Advertisement

Plant Cell, Tissue and Organ Culture (PCTOC)

, Volume 104, Issue 3, pp 407–413 | Cite as

Field evaluation of doubled haploid plants in the Apiaceae: dill (Anethum graveolens L.), caraway (Carum carvi L.), and fennel (Foeniculum vulgare Mill.)

  • A. M. R. FerrieEmail author
  • T. D. Bethune
  • G. C. Arganosa
  • D. Waterer
Original Paper

Abstract

The Apiaceae family includes vegetables, as well as herb and spice crops. Compared to major crops, there have been few breeding or genetic improvement programs for any of the Apiaceae, especially the herb and spice species. Haploidy technology can be used to develop uniform, true-breeding lines, as well as to accelerate breeding programs. Field trials of dill (Anethum graveolens L.), caraway (Carum carvi L.), and fennel (Foeniculum vulgare Mill.) doubled haploid (DH) lines were conducted over 2–5 cropping seasons. Several of the DH dill lines had desirable agronomic characteristics such as short uniform stature along with early maturity that would be useful for crop improvement. Seed yields and the essential oil content of the seed harvested from the best performing DH dill lines were either equal to or higher than the parental line. A DH annual caraway line was identified that produced higher seed yields than the industry standard. The main constituents of the essential oil for the DH lines of both dill and caraway were similar to the parental lines. Fennel DH lines exhibited differences in height but were too late in maturity for seed production under prairie conditions. The results indicate that not only were we able to generate DH lines that could be used in a crop improvement program, but we developed DH lines that could be used directly as cultivars as these lines performed better than the industry standard (parental line).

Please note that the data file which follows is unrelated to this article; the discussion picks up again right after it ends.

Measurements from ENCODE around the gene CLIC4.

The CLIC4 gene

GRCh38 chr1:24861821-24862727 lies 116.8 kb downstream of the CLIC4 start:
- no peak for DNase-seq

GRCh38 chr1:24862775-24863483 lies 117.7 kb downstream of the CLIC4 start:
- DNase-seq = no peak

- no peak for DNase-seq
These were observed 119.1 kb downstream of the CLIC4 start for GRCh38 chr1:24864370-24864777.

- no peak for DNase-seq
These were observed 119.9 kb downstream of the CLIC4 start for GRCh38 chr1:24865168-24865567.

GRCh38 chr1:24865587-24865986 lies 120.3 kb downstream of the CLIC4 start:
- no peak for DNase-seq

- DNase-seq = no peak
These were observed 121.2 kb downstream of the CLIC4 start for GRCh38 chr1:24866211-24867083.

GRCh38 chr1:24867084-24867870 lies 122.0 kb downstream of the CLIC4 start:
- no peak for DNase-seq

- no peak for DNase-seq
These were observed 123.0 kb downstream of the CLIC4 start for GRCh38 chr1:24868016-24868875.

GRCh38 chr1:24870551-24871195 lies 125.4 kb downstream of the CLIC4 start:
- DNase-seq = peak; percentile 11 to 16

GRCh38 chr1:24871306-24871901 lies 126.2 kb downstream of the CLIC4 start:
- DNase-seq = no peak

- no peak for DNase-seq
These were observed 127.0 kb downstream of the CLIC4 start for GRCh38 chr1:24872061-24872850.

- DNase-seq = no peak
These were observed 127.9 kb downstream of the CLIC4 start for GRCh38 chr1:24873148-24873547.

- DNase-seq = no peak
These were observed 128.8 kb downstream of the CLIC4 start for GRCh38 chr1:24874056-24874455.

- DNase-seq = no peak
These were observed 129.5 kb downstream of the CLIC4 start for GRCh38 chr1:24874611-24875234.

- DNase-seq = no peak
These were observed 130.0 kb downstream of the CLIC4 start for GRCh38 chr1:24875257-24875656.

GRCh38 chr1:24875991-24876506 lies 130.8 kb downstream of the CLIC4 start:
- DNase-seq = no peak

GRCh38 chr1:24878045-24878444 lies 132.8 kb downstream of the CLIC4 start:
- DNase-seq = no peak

Keywords

Caraway (Carum carvi L.) Dill (Anethum graveolens L.) Doubled haploid (DH) Fennel (Foeniculum vulgare Mill.) 

Notes

Acknowledgments

The authors thank Jackie Bantle and William Hrycan for their technical assistance. Financial assistance from Saskatchewan Agriculture, Food and Rural Revitalization, Agriculture Development Fund was greatly appreciated.

References

  1. Arganosa GC, Sosulski FW, Slinkard AE (1998) Seed yields and essential oils of annual and biennial caraway (Carum carvi L.) grown in Western Canada. J Herbs Spices Med Plants 6:9–17CrossRefGoogle Scholar
  2. Bailer J, Aichinger T, Hackl G, de Hueber K, Dachler M (2001) Essential oil content and composition in commercially available dill cultivars in comparison to caraway. Ind Crop Prod 14:229–239CrossRefGoogle Scholar
  3. Beveridge JL, Dalziel J, Duncan HJ (1981) The assessment of some volatile organic compounds as sprout suppressants for ware and seed potatoes. Potato Res 24:61–76CrossRefGoogle Scholar
  4. Ferrie AMR, Bethune T, Kernan Z (2005) An overview of preliminary studies on the development of doubled haploid protocols for nutraceutical species. Acta Physiol Plant 27:735–741CrossRefGoogle Scholar
  5. Ferrie AMR, Bethune TD, Mykytyshyn M (2010) Microspore embryogenesis in Apiaceae. Plant Cell Tissue Organ Cult. doi: 10.1007/s11240-010-9770-0